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The Hippest Trip in America: Soul Train and the Evolution of Culture &…

by Nelson George

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233722,895 (3.14)1
"When it debuted in October 1971, seven years after the Civil Rights Act, Soul Train boldly went where no variety show had gone before, showcasing the cultural preferences of young African-Americans and the sounds that defined their lives: R&B, funk, jazz, disco, and gospel music. The brainchild of radio announcer Don Cornelius, the show's producer and host, Soul Train featured a diverse range of stars, from James Brown and David Bowie to Christine Aguilera and R. Kelly; Marvin Gaye and Elton John to the New Kids on the Block and Stevie Wonder. The Hippest Trip in America tells the full story of this pop culture phenomenon that appealed not only to blacks, but to a wide crossover audience as well. Famous dancers like Rosie Perez and Jody Watley, performers such as Aretha Franklin, Al Green, and Barry White, and Cornelius himself share their memories, offering insights into the show and its time--a period of extraordinary social and political change. Colorful and pulsating, The Hippest Trip In America is a fascinating portrait of a revered cultural institution that has left an indelible mark on our national consciousness"--Publisher's web site.… (more)

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This was a wonderful glimpse into the world if Soul Train. I am amazed by how many people were influenced by this iconic show. I supplemented reading this book with watching the Best of Soul Train DVDs we have at the library and it brought the whole Soul Train world to life for me. ( )
  mlake | Apr 28, 2015 |
Soul Train and Don Cornelius are an epoch in 20th century African American culture. Don's mission to bring the fantastic funk and soul music of the era to the public his way is a landmark importance. This show iconically touched millions, and still does today. The influence this show had on music, television, dance, fashion and style is immeasureable and long lasting. As a kid, I was raised on this, every Saturday, watching artists come do their hits while a swarm of terrific dancers did their thing. It was mesmerizing and funky as all get out.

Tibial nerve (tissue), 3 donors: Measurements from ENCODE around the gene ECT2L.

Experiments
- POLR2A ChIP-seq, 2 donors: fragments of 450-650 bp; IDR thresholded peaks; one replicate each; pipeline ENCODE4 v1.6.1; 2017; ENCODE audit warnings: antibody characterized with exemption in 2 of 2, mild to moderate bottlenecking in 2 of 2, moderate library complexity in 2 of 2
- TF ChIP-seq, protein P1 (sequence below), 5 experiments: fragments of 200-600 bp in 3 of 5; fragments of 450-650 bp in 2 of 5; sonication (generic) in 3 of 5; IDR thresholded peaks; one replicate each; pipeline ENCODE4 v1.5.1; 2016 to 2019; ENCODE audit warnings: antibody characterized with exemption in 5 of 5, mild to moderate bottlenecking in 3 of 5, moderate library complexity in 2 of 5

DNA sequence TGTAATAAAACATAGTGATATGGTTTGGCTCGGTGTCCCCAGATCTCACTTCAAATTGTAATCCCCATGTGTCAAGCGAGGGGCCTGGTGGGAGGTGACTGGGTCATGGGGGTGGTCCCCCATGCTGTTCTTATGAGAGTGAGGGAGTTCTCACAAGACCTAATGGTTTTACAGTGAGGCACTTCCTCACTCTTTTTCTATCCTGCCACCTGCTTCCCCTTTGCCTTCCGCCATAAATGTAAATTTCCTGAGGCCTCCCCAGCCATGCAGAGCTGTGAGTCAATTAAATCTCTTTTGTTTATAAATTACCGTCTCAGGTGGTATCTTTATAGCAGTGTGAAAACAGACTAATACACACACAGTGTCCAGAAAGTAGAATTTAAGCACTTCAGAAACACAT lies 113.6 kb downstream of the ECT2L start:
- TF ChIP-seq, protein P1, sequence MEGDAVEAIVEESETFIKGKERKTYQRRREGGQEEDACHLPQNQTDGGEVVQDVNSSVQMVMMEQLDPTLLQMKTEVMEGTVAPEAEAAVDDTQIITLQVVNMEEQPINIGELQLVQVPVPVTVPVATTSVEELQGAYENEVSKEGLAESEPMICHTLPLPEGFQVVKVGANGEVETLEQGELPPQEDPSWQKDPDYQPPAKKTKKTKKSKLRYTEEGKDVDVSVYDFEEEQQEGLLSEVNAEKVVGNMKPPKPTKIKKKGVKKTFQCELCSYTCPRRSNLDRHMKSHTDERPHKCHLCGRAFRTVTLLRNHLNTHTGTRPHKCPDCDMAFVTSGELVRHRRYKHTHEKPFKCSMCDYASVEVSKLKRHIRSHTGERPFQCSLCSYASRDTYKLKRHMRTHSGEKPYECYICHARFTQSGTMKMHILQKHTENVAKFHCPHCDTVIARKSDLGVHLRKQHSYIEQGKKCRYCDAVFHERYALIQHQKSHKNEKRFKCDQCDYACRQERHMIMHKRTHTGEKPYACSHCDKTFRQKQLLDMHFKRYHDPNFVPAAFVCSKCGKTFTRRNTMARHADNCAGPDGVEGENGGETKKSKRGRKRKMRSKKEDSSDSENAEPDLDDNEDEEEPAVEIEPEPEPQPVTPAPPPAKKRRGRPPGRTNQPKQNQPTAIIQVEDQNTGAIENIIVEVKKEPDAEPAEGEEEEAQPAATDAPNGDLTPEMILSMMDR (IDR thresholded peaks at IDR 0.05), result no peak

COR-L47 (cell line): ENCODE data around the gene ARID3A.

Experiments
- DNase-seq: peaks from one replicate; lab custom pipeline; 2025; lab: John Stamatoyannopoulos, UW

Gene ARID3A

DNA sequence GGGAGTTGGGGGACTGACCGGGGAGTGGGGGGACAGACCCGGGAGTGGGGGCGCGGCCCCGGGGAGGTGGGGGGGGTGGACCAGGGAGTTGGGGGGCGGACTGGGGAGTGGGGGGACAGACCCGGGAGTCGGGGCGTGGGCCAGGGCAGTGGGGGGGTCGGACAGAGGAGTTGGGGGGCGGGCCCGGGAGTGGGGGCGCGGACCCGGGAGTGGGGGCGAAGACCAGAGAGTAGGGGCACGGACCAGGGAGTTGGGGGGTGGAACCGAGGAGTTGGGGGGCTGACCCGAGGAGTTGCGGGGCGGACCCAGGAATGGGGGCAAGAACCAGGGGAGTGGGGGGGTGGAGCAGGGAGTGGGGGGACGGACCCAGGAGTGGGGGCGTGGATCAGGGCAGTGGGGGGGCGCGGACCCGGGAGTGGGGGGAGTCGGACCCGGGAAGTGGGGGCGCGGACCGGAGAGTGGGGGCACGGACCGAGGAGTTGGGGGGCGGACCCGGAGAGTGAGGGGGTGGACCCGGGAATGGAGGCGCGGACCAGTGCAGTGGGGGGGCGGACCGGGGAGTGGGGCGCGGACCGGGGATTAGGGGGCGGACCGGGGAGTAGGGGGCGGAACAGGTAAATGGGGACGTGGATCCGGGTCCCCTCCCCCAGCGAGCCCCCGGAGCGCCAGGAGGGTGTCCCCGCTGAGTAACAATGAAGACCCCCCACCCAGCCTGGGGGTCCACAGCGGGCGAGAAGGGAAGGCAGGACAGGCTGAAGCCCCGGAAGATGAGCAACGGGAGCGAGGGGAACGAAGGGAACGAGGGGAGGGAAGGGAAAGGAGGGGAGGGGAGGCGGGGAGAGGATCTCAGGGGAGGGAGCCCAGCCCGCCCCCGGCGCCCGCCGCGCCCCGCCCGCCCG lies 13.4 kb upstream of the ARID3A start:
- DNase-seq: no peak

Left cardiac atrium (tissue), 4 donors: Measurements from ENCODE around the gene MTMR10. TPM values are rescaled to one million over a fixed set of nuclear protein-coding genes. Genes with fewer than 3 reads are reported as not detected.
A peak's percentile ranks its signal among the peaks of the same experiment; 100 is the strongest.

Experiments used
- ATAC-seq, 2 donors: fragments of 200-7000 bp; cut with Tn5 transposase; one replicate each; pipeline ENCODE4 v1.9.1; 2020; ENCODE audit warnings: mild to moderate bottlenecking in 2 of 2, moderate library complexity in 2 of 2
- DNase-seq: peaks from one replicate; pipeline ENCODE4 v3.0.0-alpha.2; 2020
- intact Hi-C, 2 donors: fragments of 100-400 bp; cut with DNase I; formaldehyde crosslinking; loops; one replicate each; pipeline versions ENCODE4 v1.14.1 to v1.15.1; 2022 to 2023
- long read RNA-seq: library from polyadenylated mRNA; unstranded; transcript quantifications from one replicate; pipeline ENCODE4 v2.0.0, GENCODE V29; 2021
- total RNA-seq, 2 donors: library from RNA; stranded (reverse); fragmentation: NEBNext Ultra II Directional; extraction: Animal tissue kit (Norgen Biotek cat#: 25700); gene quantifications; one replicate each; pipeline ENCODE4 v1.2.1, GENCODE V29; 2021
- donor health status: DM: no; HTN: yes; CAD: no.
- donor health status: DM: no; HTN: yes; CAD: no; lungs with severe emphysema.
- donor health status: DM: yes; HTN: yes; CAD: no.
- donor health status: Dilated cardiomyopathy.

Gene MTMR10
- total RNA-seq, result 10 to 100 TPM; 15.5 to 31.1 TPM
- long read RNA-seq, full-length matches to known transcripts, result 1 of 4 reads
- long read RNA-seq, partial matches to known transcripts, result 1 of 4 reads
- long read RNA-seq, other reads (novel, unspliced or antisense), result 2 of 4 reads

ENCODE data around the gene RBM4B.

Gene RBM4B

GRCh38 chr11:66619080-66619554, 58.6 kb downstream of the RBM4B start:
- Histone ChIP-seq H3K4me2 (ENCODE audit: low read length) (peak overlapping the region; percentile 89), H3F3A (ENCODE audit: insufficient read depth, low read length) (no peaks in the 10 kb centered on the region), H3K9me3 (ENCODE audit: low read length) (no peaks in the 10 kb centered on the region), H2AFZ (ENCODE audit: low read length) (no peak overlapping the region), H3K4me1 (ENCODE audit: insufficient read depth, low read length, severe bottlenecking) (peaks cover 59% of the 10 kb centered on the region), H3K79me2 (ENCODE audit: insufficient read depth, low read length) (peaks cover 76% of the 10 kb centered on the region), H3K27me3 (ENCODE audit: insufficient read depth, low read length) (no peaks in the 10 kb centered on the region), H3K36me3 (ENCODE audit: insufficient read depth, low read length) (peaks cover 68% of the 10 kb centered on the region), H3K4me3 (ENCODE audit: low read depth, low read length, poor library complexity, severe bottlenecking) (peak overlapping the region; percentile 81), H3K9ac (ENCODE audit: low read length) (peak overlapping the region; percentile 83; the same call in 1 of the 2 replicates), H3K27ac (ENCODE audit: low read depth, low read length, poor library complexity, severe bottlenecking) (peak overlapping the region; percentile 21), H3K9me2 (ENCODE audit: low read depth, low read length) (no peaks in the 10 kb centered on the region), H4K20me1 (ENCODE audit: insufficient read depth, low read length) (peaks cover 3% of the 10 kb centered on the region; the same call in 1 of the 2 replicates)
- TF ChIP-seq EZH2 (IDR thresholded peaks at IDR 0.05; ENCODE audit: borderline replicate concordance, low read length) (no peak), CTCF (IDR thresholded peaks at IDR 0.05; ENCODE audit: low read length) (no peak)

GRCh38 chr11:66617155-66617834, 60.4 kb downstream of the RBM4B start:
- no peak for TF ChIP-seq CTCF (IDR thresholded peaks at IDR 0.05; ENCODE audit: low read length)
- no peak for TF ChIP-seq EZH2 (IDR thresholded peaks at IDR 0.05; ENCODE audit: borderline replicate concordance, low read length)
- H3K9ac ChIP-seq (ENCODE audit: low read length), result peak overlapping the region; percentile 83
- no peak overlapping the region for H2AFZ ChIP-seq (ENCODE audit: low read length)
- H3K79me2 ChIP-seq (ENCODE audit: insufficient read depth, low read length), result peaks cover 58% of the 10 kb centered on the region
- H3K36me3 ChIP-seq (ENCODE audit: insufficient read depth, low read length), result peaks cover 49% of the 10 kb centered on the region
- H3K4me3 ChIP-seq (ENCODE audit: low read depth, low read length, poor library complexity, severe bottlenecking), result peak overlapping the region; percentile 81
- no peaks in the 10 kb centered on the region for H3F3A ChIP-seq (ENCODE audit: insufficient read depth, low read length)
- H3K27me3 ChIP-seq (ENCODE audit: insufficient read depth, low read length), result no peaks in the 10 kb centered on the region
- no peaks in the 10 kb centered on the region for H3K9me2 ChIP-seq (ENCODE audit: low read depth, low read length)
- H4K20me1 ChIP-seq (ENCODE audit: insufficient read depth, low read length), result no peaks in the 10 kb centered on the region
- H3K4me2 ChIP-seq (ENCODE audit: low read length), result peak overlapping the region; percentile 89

That being said, this book comes across as a mixed bag of nostalgia and biography. I certainly appreciate the vibe of the book, and it really is a quick read indulgence. Some moments in the book, George addresses the struggle Cornelius made to get black produced music television on the air, other times the author interviews various dancers and their experience working on the set. It is a decent balance, but not fantastic. Some of the unnecessary bits are when he asks some random artists about their nostalgia for the show. While I guess the point of it is to let readers know the impact it made on a lot of famous people, it is not something I need to read about since I experienced it. The point here is that it not only affected rappers and DJs, but America and the world. Duely noted.